John Resig and team have officially launched their long-awaited jQuery UI library early this morning. jQuery UI provides "higher-order" effects like magnification and drag-and-drop. It also provides themeable widgets (tabs, accordions, sortable tables, calendars, etc). Here are the key links:
My impression so far is that this initial release is a little rough. Like any ambitious cross-browser effort, it will go an iteration or two, gaining polish and stability.
A final note: if you're used to check in on the jQuery group for news, note that there's a separate group for UI: http://groups.google.com/group/jquery-ui.
I am very interested in online collaboration tools. This experiment is an early offshoot of some tools and techniques I am developing:
|A visual 'map' as a collaborative workspace. In this case, the goal is to build a visual representation of the Web 2.0 space, including entities (people, concepts, companies) and relationships among those entities.|
Feel free to participate! Just three things you need to do:
Try it out at http://web20.earthcode.com
HighlightFade by Blair Mitchelmore is a very thorough jQuery implementation of the "yellow fade" technique. Options include the type of fade (linear, sinusoidal, exponential), the duration, and a function to call on completion. The plugin weighs in at 3.5K (uncompressed, so it could be made smaller), and should handle all your yellow-fading needs.
tablesorter by Christian Bach is browser-side table sorter (click on a column heading to sort the table accordingly). It's fast (in the demo, sorts 400 rows in about .3 seconds), and it auto-detects the column type to provide the appropriate kind of sorting. For example, it automatically recognizes date vs. text vs. URL contents, and sorts accordingly. For URLs, it disregards the http/https/ftp/file prefix for sorting purposes, which is more likely to give you the sort you actually want. You can also define your own auto-detects, which usually involves 5-10 lines of code. The plugin is about 10.5K uncompressed.
Did you know there are lots more jQuery plugins listed on the wiki at http://proj.jquery.com/plugins? Note that the URL to the wiki will change when jQuery goes 1.0.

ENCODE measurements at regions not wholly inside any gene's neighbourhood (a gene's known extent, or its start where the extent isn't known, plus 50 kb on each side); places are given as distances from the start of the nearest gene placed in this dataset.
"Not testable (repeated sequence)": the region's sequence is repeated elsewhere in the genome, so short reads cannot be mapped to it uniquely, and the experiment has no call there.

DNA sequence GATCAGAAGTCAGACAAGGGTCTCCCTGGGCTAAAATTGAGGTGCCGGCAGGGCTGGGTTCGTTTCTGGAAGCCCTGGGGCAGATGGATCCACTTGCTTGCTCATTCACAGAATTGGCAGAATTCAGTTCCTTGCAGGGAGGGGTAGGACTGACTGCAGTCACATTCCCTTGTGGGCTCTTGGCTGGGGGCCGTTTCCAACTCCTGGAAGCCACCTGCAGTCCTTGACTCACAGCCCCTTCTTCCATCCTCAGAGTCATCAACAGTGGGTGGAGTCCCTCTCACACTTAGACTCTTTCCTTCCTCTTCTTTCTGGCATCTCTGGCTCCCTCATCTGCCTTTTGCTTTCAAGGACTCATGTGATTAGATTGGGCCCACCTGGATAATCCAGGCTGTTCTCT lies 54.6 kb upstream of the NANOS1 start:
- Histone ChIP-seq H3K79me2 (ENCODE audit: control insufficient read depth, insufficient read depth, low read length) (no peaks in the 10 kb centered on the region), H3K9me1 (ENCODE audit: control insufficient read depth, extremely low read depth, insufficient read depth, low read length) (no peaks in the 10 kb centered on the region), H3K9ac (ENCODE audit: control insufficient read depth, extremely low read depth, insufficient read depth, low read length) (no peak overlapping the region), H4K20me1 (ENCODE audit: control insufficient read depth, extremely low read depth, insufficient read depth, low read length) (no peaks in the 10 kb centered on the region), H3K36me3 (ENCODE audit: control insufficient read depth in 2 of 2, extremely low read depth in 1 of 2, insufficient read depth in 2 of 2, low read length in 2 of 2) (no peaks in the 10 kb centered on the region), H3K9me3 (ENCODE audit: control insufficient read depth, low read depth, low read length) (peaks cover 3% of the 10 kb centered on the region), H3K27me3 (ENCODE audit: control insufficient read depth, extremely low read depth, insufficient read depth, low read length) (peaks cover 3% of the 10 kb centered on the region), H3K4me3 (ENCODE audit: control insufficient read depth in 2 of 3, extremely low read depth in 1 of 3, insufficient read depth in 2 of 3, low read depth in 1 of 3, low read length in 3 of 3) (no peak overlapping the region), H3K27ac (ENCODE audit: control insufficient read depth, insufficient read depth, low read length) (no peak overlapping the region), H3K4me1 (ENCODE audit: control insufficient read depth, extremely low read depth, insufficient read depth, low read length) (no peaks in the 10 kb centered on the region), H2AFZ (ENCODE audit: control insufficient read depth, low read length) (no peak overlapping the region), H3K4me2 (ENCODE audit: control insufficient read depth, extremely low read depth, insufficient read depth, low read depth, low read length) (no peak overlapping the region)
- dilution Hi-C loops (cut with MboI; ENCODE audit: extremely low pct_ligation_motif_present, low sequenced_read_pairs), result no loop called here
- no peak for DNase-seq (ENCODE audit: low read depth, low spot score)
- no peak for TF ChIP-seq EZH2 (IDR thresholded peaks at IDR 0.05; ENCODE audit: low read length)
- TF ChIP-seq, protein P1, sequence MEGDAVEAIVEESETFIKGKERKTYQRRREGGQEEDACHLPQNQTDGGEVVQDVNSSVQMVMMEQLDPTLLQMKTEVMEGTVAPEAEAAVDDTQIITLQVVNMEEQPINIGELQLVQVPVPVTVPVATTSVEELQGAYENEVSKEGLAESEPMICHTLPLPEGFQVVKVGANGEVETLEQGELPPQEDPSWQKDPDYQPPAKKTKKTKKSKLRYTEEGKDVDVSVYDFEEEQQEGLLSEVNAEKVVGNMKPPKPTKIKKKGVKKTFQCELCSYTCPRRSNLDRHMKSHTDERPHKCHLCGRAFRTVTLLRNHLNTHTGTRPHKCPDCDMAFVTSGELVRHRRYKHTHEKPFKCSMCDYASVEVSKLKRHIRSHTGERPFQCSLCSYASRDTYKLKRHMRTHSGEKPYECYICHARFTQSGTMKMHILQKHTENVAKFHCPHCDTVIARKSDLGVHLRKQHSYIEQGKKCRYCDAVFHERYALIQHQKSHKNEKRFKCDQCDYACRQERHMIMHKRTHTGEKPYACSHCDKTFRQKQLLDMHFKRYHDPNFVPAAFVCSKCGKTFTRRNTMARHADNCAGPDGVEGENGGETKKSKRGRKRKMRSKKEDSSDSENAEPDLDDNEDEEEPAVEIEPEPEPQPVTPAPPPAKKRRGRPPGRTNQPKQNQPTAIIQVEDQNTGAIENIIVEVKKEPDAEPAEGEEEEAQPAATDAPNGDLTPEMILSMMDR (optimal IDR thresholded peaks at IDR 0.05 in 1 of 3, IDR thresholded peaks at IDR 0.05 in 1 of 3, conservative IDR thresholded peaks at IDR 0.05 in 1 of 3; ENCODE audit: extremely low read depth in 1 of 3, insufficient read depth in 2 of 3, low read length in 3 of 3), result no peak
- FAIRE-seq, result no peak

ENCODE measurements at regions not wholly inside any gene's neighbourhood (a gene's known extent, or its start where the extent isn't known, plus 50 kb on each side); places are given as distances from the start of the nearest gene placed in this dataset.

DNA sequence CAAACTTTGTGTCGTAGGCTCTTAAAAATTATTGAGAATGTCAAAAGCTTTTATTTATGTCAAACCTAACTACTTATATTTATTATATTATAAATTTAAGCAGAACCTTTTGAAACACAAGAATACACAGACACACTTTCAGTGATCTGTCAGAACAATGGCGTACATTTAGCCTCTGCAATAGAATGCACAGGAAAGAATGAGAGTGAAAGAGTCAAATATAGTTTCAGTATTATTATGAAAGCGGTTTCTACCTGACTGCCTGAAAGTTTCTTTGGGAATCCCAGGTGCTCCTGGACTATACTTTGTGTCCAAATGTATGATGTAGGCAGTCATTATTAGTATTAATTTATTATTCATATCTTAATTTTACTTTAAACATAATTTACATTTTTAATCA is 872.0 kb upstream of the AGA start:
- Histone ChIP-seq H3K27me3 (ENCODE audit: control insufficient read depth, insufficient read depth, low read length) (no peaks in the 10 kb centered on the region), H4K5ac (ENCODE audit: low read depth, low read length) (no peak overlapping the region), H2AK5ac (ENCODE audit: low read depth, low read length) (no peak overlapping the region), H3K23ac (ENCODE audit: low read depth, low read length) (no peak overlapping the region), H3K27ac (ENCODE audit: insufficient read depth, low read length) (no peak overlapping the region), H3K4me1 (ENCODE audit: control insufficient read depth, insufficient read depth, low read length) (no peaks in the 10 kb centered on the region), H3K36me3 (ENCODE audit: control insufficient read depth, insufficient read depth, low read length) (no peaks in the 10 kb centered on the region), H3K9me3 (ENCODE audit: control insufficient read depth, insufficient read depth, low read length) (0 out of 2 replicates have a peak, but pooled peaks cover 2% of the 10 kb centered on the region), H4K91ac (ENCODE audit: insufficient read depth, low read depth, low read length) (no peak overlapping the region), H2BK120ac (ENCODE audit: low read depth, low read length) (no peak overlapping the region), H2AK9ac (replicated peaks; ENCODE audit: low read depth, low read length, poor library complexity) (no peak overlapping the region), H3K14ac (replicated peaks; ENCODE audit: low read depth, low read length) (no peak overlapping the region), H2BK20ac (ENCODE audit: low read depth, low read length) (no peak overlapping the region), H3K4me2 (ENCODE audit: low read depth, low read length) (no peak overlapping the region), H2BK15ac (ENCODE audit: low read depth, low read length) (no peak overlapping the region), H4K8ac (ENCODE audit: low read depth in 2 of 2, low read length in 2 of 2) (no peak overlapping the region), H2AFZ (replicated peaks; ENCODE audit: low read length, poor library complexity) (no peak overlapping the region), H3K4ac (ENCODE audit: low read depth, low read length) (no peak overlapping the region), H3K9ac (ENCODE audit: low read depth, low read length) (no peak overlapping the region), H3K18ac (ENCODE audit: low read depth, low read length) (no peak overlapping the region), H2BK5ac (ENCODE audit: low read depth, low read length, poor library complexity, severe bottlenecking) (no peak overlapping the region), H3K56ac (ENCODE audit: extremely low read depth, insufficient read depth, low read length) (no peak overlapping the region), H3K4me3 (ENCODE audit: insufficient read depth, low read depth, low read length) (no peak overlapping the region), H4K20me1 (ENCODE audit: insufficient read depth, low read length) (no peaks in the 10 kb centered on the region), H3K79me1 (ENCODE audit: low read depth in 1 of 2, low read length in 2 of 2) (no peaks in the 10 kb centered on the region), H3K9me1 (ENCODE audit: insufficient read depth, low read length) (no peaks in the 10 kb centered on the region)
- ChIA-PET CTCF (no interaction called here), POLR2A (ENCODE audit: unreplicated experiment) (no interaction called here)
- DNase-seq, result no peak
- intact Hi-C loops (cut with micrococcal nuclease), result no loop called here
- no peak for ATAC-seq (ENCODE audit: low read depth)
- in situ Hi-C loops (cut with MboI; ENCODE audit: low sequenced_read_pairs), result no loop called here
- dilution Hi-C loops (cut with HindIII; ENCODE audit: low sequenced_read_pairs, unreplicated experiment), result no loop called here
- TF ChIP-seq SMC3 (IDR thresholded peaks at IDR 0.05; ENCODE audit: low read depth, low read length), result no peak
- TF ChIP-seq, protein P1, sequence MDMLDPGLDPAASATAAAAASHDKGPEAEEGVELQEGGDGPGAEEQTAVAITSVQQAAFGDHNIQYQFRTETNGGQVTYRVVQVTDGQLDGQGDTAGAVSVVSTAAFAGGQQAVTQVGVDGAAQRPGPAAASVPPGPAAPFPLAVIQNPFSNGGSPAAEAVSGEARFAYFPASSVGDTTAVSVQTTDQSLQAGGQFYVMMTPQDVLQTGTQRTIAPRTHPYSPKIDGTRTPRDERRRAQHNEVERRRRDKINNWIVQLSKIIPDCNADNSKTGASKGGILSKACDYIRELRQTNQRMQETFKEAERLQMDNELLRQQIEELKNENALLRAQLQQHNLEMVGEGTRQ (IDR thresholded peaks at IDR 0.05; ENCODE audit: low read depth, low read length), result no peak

As you probably know, I've been a fan of jQuery for some time, and have been using it on some of my Rails projects instead of Prototype.js. I'm happy to be working with John Resig and the rest of the jQuey community to get the word out on this great library.
The final slide was some resources from the talk you may find useful:
- SF Wireless: http://wifi.earthcode.com
- jQuery tutorial: http://15daysofjquery.com
- jQuery CSS selectors: http://jquery.com/docs/CSS/
- jQuery interface library: http://eyecon.ro/interface
- jQuery interactive documentation: http://visualjquery.com
- JSLog: http://earthcode.com/blog/2005/12/jslog.html
- Rails & geocoding: http://earthcode.com/blog/2006/04/rails_geocoding_and_google_map.html
Since I last posted on Lightbox for modal dialogs in May, some additional relevant projects have sprung up. This is a roundup of more Lightbox-type modal dialog options. As you go about choosing the perfect script for your needs, Here are some questions to keep in mind:
- What's your content? Do you need to just display images? Or arbitrary HTML? Many scripts support both, and some are tailored around displaying images very easily.
- Is your content remote? You may need to retrieve your content from the server, or the content may already be rendered on the page in a hidden div. I actually find the second case the more common one -- the dialog content is already loaded on the page, and I just want to reveal it in a modal window.
- What are your bandwidth requirements? These scripts vary quite a bit in size. If you're building an internal application you can get away with a bulkier script, but otherwise you might want to look for one of the leaner ones.
- How important is look-and-feel? Some of these scripts offer a slick and customizable look, and others are more spartan. I appreciate the nice looking options, but usually end up using the scripts with less flourish. Your needs may be different.
- What JS Library are you using? Prototype? Moo.fx? Dojo? jQuery? Your choice may narrow the field for modal scripts, since you typically will not include another whole JS library just for the modal dialog functionality.
You may know from my previous posts that I've been moving away from Prototype/Scriptaculous and toward jQuery for JS/AJAX programming, primarily for jQuery's powerful selectors, code-shrinking chaining model, and light weight.
jQuery also has an active development community, working off of a plugin architecture which allows incremental inclusion of only the modules you need. The community is coming out with some awesome plugins, which will further shrink the functional gap between jQuery and Prototype/Scriptaculous. Below are three exceptional ones from the jQuery mailing list:
Draggable, sortable lists
All the major functions are here: dragging, sorting, target outlines, drop zone highlighting, drag-time ghosting.
Define a rectangle by clicking and dragging, and select the elements which fall within the rectangle -- just like selecting icons on your desktop or a group of photos in Picassa.
Accessible, unobtrusive tabs